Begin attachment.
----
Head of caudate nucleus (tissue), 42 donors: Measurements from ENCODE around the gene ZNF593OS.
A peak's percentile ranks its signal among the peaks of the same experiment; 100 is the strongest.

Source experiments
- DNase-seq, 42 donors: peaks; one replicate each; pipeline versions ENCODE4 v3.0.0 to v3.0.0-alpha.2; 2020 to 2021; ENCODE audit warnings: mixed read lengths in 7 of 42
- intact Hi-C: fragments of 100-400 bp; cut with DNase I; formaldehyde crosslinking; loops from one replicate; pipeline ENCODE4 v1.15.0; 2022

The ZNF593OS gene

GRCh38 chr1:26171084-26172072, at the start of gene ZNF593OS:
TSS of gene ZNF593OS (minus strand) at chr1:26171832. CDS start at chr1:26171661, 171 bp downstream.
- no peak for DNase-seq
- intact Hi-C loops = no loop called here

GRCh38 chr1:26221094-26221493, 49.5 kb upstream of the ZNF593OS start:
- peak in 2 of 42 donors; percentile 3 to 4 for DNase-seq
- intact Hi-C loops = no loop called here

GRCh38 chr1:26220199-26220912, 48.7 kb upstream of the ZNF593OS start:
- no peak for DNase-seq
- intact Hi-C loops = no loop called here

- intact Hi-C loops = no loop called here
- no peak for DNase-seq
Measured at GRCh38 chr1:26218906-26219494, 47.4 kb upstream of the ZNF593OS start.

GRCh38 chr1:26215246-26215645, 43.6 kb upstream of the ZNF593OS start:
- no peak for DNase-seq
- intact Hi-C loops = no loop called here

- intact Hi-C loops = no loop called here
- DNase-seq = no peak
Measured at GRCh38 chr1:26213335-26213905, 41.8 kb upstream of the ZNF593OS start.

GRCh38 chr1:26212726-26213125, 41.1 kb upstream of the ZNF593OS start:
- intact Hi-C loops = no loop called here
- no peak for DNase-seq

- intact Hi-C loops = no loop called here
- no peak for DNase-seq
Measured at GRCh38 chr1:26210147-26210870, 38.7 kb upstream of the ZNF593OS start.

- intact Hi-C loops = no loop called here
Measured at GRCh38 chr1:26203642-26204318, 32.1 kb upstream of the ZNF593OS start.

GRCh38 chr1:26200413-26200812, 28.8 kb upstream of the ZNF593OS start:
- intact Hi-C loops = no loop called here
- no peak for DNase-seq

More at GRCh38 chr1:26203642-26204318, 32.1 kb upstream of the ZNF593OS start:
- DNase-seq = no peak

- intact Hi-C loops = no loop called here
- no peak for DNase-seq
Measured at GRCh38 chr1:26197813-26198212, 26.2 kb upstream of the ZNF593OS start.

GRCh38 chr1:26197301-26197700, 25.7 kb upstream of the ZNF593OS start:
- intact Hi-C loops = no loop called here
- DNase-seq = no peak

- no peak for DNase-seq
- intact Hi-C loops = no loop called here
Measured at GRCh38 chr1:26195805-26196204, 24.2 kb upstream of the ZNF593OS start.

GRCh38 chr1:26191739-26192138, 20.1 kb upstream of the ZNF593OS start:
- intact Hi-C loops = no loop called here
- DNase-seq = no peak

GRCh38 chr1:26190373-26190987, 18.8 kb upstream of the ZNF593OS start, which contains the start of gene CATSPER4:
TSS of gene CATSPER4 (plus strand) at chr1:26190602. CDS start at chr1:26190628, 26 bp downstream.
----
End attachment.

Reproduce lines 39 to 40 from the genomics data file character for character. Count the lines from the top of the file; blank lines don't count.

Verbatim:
- intact Hi-C loops = no loop called here
- no peak for DNase-seq